Chapter 1: The Science of Refractive Surgery
Refractive surgery aims to reduce dependence on contact lenses or spectacles for use in routine daily activities. A wide variety of surgical techniques are available, and all require an appropriate preoperative evaluation to determine the best technique and ensure the optimal outcome for each patient individually.
Refractive surgical procedures can be categorized broadly as corneal or intraocular (Table 1-1). Keratorefractive (corneal) procedures include incisional, laser ablation, lamellar implantation, corneal collagen shrinkage, and corneal crosslinking techniques. Intraocular refractive procedures include phakic intraocular lens (PIOL) implantation and cataract surgery or refractive lens exchange (RLE) with implantation of a monofocal, toric, multifocal, accommodative, or extended depth of focus intraocular lens. Each technique has advantages and disadvantages and should be specifically matched to the patient.
This chapter reviews the fundamental corneal properties relevant to refractive surgery (focusing on keratorefractive procedures), corneal imaging for refractive surgery, and the effects of keratorefractive surgery on the cornea. It includes review of the optical principles discussed in BCSC Section 3, Clinical Optics; refractive errors (both lower- and higher-order aberrations); corneal biomechanics; corneal topography and tomography; wavefront analysis; laser biophysics and laser–tissue interactions; corneal biomechanical changes after surgery; and corneal wound healing.
The air–tear-film interface provides the majority of the optical power of the eye. Although a normal tear film has minimal deleterious effect, an abnormal tear film can have a dramatic impact on vision. For example, either excess tear film (eg, epiphora) or altered tear film (eg, dry eye or blepharitis) can decrease visual quality.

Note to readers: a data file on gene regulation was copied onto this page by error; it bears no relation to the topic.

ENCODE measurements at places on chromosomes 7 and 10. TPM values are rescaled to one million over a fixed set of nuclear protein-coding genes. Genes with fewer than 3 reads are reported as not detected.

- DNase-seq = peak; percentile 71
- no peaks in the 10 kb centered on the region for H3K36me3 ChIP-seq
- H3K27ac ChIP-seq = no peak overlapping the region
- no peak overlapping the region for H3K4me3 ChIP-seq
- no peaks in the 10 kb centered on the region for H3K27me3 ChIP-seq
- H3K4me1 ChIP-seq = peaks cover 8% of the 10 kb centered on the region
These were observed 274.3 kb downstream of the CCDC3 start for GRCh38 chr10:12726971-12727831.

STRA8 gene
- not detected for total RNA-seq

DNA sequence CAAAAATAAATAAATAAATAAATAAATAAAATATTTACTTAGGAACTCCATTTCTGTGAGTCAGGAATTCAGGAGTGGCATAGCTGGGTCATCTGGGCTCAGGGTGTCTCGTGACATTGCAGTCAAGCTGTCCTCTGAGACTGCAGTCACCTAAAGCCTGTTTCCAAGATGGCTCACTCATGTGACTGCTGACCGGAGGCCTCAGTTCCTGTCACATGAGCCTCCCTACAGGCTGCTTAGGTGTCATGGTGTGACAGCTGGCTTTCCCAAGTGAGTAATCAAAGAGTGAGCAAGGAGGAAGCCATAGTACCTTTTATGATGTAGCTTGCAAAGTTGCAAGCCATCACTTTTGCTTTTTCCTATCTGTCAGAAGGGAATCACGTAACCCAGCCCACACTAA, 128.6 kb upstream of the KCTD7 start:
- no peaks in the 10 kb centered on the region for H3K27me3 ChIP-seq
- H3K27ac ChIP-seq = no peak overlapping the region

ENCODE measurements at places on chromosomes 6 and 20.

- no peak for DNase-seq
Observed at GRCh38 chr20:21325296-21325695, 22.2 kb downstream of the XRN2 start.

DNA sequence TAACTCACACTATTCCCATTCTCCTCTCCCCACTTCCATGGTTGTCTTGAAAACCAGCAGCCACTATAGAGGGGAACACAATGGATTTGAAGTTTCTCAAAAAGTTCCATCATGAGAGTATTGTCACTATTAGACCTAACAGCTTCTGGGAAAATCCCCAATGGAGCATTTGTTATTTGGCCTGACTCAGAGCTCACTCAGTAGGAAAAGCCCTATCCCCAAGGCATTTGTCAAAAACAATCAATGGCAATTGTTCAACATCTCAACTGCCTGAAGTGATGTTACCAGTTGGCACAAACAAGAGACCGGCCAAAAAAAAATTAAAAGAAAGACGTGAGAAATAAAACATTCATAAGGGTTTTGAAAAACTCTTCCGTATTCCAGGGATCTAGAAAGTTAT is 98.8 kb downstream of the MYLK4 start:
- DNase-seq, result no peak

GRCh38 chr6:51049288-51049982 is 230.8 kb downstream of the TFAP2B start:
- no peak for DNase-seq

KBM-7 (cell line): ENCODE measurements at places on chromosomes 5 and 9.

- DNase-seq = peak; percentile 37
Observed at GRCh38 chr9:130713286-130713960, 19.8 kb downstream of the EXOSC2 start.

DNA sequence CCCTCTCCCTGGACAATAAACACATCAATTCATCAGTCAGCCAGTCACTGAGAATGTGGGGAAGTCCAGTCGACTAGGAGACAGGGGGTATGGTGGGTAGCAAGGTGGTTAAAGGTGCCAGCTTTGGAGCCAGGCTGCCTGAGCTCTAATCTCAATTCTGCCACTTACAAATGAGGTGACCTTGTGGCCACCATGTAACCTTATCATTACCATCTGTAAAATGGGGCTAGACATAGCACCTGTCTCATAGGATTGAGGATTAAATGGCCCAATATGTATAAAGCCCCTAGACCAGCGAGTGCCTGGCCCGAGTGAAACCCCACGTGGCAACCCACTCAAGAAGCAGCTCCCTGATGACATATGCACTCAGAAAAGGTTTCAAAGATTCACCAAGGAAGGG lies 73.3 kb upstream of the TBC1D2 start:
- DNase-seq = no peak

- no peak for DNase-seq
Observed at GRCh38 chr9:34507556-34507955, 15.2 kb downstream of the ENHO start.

The optical power of the eye derives primarily from the anterior corneal curvature, which produces about two-thirds of the eye’s refractive power, approximately +48.00 diopters (D). The overall corneal power is less (approximately +42.00 D) as a result of the negative power (approximately –6.00 D) of the posterior corneal surface. Standard keratometers and Placido-based (ie, based on an analysis of corneal reflections of a concentric ring image) corneal topography instruments measure the anterior corneal radius of curvature and estimate total corneal power from these front-surface measurements. These instruments extrapolate the central corneal power (K) by measuring the rate of change in curvature from the paracentral 3–4-mm zone; this factor takes on crucial importance in the determination of IOL power after keratorefractive surgery (see Chapter 11). The normal cornea flattens from the center to the periphery by up to 4.00 D (this progressive flattening toward the peripheral cornea is referred to as a prolate shape) and is flatter nasally than temporally.
Table 1-1 Overview of Refractive Procedures
The majority of keratorefractive surgical procedures change the refractive state of the eye by altering corneal curvature. The tolerances involved in altering corneal dimensions are relatively small. For instance, changing the refractive status of the eye by 2.00 D may require altering the cornea’s thickness by less than 30 μm. Thus, achieving predictable results is sometimes problematic because minimal changes in the shape of the cornea may produce significant changes in postoperative refraction.
Excerpted from BCSC 2020-2021 series: Section 13 - Refractive Surgery. For more information and to purchase the entire series, please visit https://www.aao.org/bcsc.